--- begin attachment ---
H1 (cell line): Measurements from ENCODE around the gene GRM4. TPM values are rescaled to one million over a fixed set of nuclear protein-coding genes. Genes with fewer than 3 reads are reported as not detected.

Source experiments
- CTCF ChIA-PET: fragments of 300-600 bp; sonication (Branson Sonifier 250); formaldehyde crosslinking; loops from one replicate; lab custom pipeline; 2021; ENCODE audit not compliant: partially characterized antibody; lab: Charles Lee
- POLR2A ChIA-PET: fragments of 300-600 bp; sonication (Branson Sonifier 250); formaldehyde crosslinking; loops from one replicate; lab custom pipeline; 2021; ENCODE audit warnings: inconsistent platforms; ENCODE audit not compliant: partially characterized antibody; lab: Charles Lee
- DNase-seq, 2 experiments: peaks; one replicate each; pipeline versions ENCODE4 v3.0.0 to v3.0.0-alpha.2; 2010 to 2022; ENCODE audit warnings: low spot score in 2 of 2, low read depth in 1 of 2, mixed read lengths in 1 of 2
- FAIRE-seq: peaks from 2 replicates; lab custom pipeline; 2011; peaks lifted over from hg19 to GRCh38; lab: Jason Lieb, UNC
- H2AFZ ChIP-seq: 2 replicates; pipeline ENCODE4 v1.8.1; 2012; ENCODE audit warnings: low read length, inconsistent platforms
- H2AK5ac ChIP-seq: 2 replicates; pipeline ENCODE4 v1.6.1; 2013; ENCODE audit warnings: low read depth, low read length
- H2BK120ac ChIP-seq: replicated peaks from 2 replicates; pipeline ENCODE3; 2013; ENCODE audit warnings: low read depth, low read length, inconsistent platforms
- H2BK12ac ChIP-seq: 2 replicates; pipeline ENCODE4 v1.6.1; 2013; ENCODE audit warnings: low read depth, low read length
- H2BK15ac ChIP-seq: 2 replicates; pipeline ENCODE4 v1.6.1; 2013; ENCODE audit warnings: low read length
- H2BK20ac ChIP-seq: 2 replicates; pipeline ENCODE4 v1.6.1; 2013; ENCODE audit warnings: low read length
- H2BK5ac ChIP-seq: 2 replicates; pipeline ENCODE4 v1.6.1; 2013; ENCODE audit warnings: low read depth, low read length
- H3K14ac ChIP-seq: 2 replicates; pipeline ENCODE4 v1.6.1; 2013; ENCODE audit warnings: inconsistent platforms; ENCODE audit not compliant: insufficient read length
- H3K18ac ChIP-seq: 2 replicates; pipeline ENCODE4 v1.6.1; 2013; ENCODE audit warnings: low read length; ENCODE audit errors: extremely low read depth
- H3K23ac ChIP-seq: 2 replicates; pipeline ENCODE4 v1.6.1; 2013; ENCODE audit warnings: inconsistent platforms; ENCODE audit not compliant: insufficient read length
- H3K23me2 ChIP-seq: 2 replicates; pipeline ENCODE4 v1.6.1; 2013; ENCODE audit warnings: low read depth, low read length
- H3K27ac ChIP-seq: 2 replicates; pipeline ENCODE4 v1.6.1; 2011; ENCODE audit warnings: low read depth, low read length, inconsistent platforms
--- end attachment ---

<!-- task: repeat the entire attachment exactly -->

H1 (cell line): Measurements from ENCODE around the gene GRM4. TPM values are rescaled to one million over a fixed set of nuclear protein-coding genes. Genes with fewer than 3 reads are reported as not detected.

Source experiments
- CTCF ChIA-PET: fragments of 300-600 bp; sonication (Branson Sonifier 250); formaldehyde crosslinking; loops from one replicate; lab custom pipeline; 2021; ENCODE audit not compliant: partially characterized antibody; lab: Charles Lee
- POLR2A ChIA-PET: fragments of 300-600 bp; sonication (Branson Sonifier 250); formaldehyde crosslinking; loops from one replicate; lab custom pipeline; 2021; ENCODE audit warnings: inconsistent platforms; ENCODE audit not compliant: partially characterized antibody; lab: Charles Lee
- DNase-seq, 2 experiments: peaks; one replicate each; pipeline versions ENCODE4 v3.0.0 to v3.0.0-alpha.2; 2010 to 2022; ENCODE audit warnings: low spot score in 2 of 2, low read depth in 1 of 2, mixed read lengths in 1 of 2
- FAIRE-seq: peaks from 2 replicates; lab custom pipeline; 2011; peaks lifted over from hg19 to GRCh38; lab: Jason Lieb, UNC
- H2AFZ ChIP-seq: 2 replicates; pipeline ENCODE4 v1.8.1; 2012; ENCODE audit warnings: low read length, inconsistent platforms
- H2AK5ac ChIP-seq: 2 replicates; pipeline ENCODE4 v1.6.1; 2013; ENCODE audit warnings: low read depth, low read length
- H2BK120ac ChIP-seq: replicated peaks from 2 replicates; pipeline ENCODE3; 2013; ENCODE audit warnings: low read depth, low read length, inconsistent platforms
- H2BK12ac ChIP-seq: 2 replicates; pipeline ENCODE4 v1.6.1; 2013; ENCODE audit warnings: low read depth, low read length
- H2BK15ac ChIP-seq: 2 replicates; pipeline ENCODE4 v1.6.1; 2013; ENCODE audit warnings: low read length
- H2BK20ac ChIP-seq: 2 replicates; pipeline ENCODE4 v1.6.1; 2013; ENCODE audit warnings: low read length
- H2BK5ac ChIP-seq: 2 replicates; pipeline ENCODE4 v1.6.1; 2013; ENCODE audit warnings: low read depth, low read length
- H3K14ac ChIP-seq: 2 replicates; pipeline ENCODE4 v1.6.1; 2013; ENCODE audit warnings: inconsistent platforms; ENCODE audit not compliant: insufficient read length
- H3K18ac ChIP-seq: 2 replicates; pipeline ENCODE4 v1.6.1; 2013; ENCODE audit warnings: low read length; ENCODE audit errors: extremely low read depth
- H3K23ac ChIP-seq: 2 replicates; pipeline ENCODE4 v1.6.1; 2013; ENCODE audit warnings: inconsistent platforms; ENCODE audit not compliant: insufficient read length
- H3K23me2 ChIP-seq: 2 replicates; pipeline ENCODE4 v1.6.1; 2013; ENCODE audit warnings: low read depth, low read length
- H3K27ac ChIP-seq: 2 replicates; pipeline ENCODE4 v1.6.1; 2011; ENCODE audit warnings: low read depth, low read length, inconsistent platforms